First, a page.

The Sun Singer's Travels

Malcolm R. Campbell's World

Archive for the tag “Liberty County”

Those beautiful pitcher plants

If you grow up in Florida, you see pitcher plants.  They’re colorful and they’re carnivorous. You can observe them safely, but bugs cannot. They’re over a hundred species of them, so if you’re looking for them, it will take you a while to find them all.

I use them in my books because they seem to shout FLORIDA.  They love wetlands! And when they bloom, an entire prairie of them is very spectacular. Grab you’re camera.

According to the University of Florida’s IFAS extension, “Pitcherplants have tubular leaves with lids or hoods at the top that secrete nectar to attract prey. Once insects are on the lip of the pitcher, they can slip on the waxy opening and fall into the plant. Hairs on the inside of the trap point downward, preventing insects from crawling back up. Plants also secrete digestive enzymes and fluids in the pitcher so that insects are digested and absorbed after they drown or die of exhaustion. Digested insects provide pitcherplants with nitrogen, which is usually limited in the acidic conditions where the plants grow. Most often, ants, flies, wasps, and bees are caught in pitcher traps.”

Since my Florida novels are set in Liberty County in the panhandle, I’m most aware of the pitcher plants north of Sumatra on highway 65. You’ll find more colors than you can count.

As a writer, I always look for unique plants, animals, and land forms to mention in novels and short stories about an area because they are part of the uniqueness of the place where the story is set. These are one of my favorites because they are showy and very obvious to people driving down the highway.

As a threatened species, you cannot pick them and transfer them into your gardens. Enjoy them where they are. The family classification is Sarraceniaceae. You can find them in Liberty County, Florida and west toward Pensacola.

Malcolm

 

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On location: Liberty County Florida

Traveling to the Florida Panhandle today.

These “On Location” posts show my rationale for choosing various place settings for my books. They’re not gospel! They might not even be viable rationale. But, I post them anyway as indirect tips for other writers to consider as they decide how to choose place settings for their stories.

I used Liberty County in my books Eulalie and Washerwoman, Conjure Woman’s Cat, The Land Between the Rivers, and Mountain Song. It’s Florida’s least populous county with easy access to the Apalachicola River, the forbidding Tate’s Hell Swamp, the Gulf Coast, and Florida’s “Garden of Eden” trail, along with many square miles of swamp land and forests.

Why I chose the county

  1. River Styx in Liberty County – Florida Memory Photo. Needless to say, place names like this one are made to order in a conjure book.

    I grew up in the adjacent Leon County (Tallahassee) and spent many hours of Boy Scout camping and family day trips at sites in or near the county. I was not only writing about what I know, but about a very diverse and unique landscape with rare trees, rare wildlife, and an environment that’s off the beaten trail of the kind of development and tourism found in the peninsula section of the state.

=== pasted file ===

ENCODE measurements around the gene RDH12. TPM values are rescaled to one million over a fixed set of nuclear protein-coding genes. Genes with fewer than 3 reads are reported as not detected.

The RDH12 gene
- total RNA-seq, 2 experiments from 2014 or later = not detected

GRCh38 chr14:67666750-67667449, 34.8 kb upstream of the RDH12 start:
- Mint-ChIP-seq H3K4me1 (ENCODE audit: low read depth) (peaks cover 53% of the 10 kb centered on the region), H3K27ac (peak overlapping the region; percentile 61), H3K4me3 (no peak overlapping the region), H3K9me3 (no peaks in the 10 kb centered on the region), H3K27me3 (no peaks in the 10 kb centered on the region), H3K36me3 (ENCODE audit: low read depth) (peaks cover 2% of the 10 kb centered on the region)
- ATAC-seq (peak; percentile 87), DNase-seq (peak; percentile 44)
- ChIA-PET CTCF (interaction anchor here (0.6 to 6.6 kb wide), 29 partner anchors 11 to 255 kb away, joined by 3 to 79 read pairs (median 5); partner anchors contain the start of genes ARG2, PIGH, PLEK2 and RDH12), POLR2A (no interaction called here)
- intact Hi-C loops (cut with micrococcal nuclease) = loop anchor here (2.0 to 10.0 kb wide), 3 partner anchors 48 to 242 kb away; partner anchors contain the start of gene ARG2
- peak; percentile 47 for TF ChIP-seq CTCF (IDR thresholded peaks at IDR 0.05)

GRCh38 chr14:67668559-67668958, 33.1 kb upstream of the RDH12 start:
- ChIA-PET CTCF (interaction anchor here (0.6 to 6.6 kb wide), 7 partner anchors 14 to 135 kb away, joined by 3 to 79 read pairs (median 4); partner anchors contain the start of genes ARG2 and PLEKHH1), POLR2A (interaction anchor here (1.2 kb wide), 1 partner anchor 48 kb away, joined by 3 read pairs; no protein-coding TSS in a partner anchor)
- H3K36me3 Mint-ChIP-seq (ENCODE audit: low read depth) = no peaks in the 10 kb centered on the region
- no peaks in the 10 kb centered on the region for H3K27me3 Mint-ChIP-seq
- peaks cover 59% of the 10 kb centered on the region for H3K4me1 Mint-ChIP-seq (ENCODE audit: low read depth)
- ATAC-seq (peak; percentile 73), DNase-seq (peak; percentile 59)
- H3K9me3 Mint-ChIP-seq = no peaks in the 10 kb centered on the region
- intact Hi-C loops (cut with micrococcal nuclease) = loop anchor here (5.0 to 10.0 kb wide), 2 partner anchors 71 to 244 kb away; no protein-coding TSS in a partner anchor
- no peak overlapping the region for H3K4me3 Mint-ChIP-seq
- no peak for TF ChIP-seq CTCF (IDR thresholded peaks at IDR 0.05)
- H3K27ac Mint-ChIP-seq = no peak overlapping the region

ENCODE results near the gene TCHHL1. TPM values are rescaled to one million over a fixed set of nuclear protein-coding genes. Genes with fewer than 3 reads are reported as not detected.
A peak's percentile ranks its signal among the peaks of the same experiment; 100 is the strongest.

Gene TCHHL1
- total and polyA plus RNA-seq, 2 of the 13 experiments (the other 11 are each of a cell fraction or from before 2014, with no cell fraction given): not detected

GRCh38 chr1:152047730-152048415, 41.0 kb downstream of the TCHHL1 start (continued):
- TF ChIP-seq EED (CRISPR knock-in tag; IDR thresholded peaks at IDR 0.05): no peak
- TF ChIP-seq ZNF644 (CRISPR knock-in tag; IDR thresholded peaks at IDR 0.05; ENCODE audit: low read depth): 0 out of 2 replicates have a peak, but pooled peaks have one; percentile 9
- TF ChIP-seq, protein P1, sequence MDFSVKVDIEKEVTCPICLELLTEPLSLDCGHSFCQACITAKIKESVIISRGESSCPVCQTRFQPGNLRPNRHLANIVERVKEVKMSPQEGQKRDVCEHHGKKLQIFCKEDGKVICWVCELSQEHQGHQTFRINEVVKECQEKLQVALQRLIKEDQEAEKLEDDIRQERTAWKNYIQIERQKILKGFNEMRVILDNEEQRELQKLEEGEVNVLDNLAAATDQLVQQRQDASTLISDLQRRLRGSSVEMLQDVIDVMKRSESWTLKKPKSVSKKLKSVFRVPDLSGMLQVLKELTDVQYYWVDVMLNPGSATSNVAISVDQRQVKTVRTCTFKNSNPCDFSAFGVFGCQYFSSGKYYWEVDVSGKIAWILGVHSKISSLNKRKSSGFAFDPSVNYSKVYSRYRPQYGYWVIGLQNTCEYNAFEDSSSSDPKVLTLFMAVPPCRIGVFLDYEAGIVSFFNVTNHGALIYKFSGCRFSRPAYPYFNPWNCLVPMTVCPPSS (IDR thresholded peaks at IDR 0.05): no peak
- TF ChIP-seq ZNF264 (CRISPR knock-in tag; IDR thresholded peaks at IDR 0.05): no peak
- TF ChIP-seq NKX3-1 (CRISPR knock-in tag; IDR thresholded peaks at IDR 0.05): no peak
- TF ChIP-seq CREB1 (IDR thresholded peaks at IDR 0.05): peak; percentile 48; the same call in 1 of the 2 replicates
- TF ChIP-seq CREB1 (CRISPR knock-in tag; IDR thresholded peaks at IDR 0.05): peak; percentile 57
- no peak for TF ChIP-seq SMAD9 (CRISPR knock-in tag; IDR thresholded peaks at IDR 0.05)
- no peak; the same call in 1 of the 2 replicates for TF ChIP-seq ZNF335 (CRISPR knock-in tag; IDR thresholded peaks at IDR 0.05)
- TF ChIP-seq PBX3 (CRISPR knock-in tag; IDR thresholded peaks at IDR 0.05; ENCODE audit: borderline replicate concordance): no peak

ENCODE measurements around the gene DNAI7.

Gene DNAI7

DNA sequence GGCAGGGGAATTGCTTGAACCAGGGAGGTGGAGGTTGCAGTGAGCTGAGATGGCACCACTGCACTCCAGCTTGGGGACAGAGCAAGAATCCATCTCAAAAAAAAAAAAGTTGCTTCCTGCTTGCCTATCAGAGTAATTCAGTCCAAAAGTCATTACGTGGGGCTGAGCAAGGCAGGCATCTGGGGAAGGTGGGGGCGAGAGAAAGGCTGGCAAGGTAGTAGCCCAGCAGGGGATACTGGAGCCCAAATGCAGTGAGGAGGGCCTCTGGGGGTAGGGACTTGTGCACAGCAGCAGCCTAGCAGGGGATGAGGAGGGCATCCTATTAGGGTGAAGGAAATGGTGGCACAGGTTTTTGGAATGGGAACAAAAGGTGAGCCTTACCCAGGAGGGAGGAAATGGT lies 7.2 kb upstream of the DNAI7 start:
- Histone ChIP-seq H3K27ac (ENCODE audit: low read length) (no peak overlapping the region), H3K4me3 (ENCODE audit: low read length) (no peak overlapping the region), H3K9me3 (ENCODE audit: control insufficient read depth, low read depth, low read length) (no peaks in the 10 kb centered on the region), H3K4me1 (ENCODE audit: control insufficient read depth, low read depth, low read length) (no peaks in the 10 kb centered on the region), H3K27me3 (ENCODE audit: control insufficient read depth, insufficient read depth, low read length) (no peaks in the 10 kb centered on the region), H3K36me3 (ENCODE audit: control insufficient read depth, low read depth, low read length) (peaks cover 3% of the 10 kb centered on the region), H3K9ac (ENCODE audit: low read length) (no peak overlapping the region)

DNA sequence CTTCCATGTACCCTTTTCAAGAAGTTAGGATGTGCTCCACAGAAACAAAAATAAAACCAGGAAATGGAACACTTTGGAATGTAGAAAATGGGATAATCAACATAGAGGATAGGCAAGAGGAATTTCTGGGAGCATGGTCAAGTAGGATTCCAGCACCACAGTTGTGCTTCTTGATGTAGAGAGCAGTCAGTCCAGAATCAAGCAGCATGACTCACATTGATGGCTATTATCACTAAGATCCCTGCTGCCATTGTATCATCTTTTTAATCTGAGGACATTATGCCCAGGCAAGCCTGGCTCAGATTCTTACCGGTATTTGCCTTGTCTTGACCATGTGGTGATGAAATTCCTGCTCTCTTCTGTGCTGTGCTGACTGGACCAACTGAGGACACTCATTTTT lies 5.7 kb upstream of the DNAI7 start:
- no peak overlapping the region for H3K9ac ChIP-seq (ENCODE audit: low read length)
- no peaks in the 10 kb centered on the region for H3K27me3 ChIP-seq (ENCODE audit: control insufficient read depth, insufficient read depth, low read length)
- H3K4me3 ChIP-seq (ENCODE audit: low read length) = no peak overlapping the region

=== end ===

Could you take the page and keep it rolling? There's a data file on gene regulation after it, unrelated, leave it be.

2.  My two conjure woman books lent themselves to a small-town environment in the part of the state known as “wire grass country.” That is, it was more natural to place a conjure woman in a far-away piney woods part of the state than a more populous area. The area also had a variety of legends, remnants of Indian settlements and their recurring cultural influence, and a small-town, insular world view.
  3. My old friend, the late Gloria Jahoda wrote a book about this part of the state called The Other Florida. For my purposes of telling a magical realism story, I wanted an area that was about as “other” as one can find. Her book also included legends that I grew up with, making them a lot easier to refer to in the story than the legends of a place I’d never visited with legends that would have been quite foreign to me. To some extent, magical realism uses legends and tall tales about a place as though they are real. These not only add ambiance to the book, but give readers from Florida bits and pieces of information they’re already familiar with.
  4. Florida, in years past, had a very strong KKK presence, a presence more pervasive in outlying areas. Since both of my conjure woman books pit a woman of magic against the Klan, this made the location a viable and historically accurate place for such a story even though I created a fictionalized small town to avoid any hard feelings (or law suits) with the residents and governments of an actual town. I named my town Torreya, after Florida’s unique and highly endangered tree that grows in this area and nowhere else.
  5. While my conjure books were set in the 1950s, The Land Between the Rivers at the dawn of time, and  Mountain Song in the 1960s, the area–when compared with major tourist destinations and development–is still remote. This helps an author do research because many of the attributes of the place in years gone by still exist today.

I consider a story’s place setting to be a very integral part of the fiction I write. If you like strong place settings, perhaps you will go through some of the same thought processes as I did when you choose the country, state, or town for your novel or short story.

Malcolm

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